You have been diagnosed as having a molar pregnancy, although highly treatable this is still extremely serious and requires careful follow-up.

This leaflet will explain what a molar pregnancy is and why it is important for you to have follow-ups by the specialist screening centre located in London.

A molar pregnancy or as it is known medically, a Hydatidiform mole, is a pregnancy in which the placenta develops into a mass of fluid-filled sacs that resemble clusters of grapes.  It grows in an uncontrolled fashion to fill the womb.  It occurs in about 1 in 1,200 pregnancies.

Sadly a molar pregnancy is a sure form of early pregnancy loss.  This means there is no possibility that your pregnancy can survive.

There are two types of molar pregnancy: a complete and a partial hydatidiform mole.

Complete Mole

This condition results when the sperm fuses with an egg that does not carry any genetic material.  These complete moles are derived entirely from the cells of the father.  When this fertilised egg grows, no embryo is present in the pregnancy sac, only the placenta.

Partial Mole

These are much more common and usually mimic the appearance of an incomplete miscarriage.  In this condition the egg allows two sperms to fertilise it.  The embryo has three sets of chromosomes instead of the usual two so the baby would be abnormal and could never survive.  Very rarely a partial mole develops into an invasive mole, but seldom develops into a cancer.

Why are molar pregnancies followed up?

Occasionally the molar tissue may persist and grow deeper into the wall of the uterus and spread; this is an invasive mole.  Very rarely a hydatidiform mole can develop into a choriocarcinoma, which is a form of cancer – however, the cure rate is almost 100 per cent.  This is why molar pregnancies need careful follow up.


A molar pregnancy will probably cause bleeding and the womb will seem bigger than it should be.  Sometimes it can cause high blood pressure and thyroid problems.  There may be increased nausea.

The overgrown placenta tends to produce excessive amounts of the pregnancy hormone hCG (human Chorionic Gonadotrophin).  Most of the symptoms of a molar pregnancy are caused by the high hormone levels.

Diagnosis is made by:

  • Detecting very high levels of hCG in the blood
  • An ultrasound scan showing the particular appearance of a molar pregnancy
  • Examination of the tissue by the pathologist


Surgical evacuation

You will be admitted to hospital to have a ERPC – a surgical removal of pregnacy tissue.

If your admission is planned for the Day Surgery Unit you will be discharged the same day.  However, an overnight stay is sometimes necessary.

Blood levels of the pregnancy hormone hCG are measured weekly following a molar pregnancy.  You will be registered at the specialist follow-up centre at Charing Cross Hospital, London by your gynaecologist.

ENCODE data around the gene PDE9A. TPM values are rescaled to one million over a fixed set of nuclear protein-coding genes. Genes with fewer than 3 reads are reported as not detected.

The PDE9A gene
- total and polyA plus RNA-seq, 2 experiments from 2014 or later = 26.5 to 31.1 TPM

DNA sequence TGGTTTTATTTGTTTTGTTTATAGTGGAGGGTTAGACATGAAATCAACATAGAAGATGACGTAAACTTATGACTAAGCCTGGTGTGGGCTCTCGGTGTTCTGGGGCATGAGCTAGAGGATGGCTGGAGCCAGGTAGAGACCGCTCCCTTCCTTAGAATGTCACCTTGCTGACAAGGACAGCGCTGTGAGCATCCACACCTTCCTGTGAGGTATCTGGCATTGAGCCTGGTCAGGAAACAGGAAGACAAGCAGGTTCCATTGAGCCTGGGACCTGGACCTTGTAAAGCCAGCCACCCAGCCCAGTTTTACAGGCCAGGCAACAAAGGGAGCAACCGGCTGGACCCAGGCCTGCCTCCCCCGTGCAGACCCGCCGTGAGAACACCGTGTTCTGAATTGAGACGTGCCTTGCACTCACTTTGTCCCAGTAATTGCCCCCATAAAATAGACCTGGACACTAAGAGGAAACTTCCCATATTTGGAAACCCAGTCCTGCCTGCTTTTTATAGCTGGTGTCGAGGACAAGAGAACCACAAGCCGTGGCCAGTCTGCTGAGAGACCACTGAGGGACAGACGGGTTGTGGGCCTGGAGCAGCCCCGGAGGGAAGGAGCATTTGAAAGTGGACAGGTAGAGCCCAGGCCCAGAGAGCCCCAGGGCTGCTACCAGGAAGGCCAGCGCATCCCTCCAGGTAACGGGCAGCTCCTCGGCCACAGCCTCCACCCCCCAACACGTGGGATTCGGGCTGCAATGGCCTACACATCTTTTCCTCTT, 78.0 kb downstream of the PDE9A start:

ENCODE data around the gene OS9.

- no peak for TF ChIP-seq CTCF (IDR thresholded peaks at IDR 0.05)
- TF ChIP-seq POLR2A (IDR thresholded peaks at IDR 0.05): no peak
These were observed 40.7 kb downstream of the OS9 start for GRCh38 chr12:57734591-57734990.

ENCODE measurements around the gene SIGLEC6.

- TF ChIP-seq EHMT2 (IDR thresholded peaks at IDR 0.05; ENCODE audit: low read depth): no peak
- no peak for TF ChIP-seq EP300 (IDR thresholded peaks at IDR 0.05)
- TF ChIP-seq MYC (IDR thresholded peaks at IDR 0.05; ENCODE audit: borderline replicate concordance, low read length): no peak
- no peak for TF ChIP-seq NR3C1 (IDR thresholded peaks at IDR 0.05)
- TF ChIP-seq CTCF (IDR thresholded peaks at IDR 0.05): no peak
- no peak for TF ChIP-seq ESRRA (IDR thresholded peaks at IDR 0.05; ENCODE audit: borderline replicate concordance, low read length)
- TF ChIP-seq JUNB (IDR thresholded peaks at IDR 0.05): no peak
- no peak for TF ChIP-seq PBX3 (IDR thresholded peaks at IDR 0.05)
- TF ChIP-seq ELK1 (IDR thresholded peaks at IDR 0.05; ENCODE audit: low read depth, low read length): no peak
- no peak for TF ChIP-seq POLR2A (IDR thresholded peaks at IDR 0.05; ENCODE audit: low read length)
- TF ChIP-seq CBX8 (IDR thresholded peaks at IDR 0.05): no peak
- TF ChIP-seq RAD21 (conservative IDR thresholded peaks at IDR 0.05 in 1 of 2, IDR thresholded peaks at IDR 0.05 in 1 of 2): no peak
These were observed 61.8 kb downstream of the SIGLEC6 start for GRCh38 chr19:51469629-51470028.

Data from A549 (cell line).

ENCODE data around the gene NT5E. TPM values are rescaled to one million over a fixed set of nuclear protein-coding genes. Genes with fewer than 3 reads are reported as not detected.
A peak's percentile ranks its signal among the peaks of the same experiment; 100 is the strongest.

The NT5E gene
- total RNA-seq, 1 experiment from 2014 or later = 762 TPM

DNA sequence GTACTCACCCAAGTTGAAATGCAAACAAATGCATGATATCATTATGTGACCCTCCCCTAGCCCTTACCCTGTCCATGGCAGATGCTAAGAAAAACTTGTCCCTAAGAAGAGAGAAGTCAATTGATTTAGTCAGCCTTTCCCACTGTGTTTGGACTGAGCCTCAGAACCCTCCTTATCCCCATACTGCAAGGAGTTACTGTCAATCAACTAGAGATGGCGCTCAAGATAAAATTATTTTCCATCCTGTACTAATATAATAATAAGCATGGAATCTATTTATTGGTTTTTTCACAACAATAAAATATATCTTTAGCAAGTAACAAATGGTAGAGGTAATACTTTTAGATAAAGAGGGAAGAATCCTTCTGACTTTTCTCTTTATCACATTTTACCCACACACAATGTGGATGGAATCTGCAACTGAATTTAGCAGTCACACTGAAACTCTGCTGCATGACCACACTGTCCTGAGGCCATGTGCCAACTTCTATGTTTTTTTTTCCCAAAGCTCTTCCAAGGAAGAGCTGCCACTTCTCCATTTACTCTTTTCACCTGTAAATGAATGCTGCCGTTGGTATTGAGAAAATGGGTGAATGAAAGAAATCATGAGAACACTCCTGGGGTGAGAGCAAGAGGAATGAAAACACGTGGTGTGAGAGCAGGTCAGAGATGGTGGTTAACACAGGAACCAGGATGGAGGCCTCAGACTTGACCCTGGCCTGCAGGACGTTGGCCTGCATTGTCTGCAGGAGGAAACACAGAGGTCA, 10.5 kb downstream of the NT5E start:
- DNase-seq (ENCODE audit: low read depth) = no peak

You will receive a letter from the follow up centre confirming that you have been registered for follow up care.  There are other regional centres for registration of a molar pregnancy in Sheffield and Dundee.

You do not have to travel to London.  The necessary kit will be sent to you by the screening centre.  There will be a letter for your GP and tubes for urine and blood samples in the kit.  Follow the instructions given.  The results of the follow-up will be sent to your GP and your gynaecologist.

The normal level of the pregnancy hormone hCG in the blood is less than 5 IU/l.  Once the blood tests are normal, only urine samples will be needed.  Remember that urine samples should always be the first urine of the day.

The minimum period for follow-up of complete and partial moles is six months. If you need treatment then, you are followed up until your hCG values remain normal.


You may well feel upset after losing the pregnancy.  Also you may be worried about the molar pregnancy settling down. As time passes, more often than not you learn to cope with your loss but if you need advice or support please do not hesitate to call us.

Do not get pregnant whilst you are being followed up.  It will become difficult to know if your hCG levels are rising due to pregnancy or re-growth of the mole.

You will need to wait until six months and after the hCG levels have returned to normal.

It is very important that you tell the follow-up centre if you do become pregnant.

What are the risks of having another Hydatidiform Mole?

The chances of having a perfectly normal pregnancy are very good.  The risk of further molar pregnancy is low (1:55).

It is important that you discuss contraception with your GP/consultant.  It is not advisable to use the contraceptive pill because if your hCG levels are above normal, taking the pill may prolong the life of any remaining molar
tissue.  However, the contraceptive pill can be used safely after the hCG levels have returned to normal.

The coil is also best avoided until hCG levels are normal.

Condoms or caps may be used.


Early Pregnancy Assessment Clinic (EPAC)
Tel: 01935 384385

Miscarriage Association
Tel: 01924 200799

Counselling 4 Yeovil
Tel: 07896630296


Review: 06/23
Ref: 14-17-180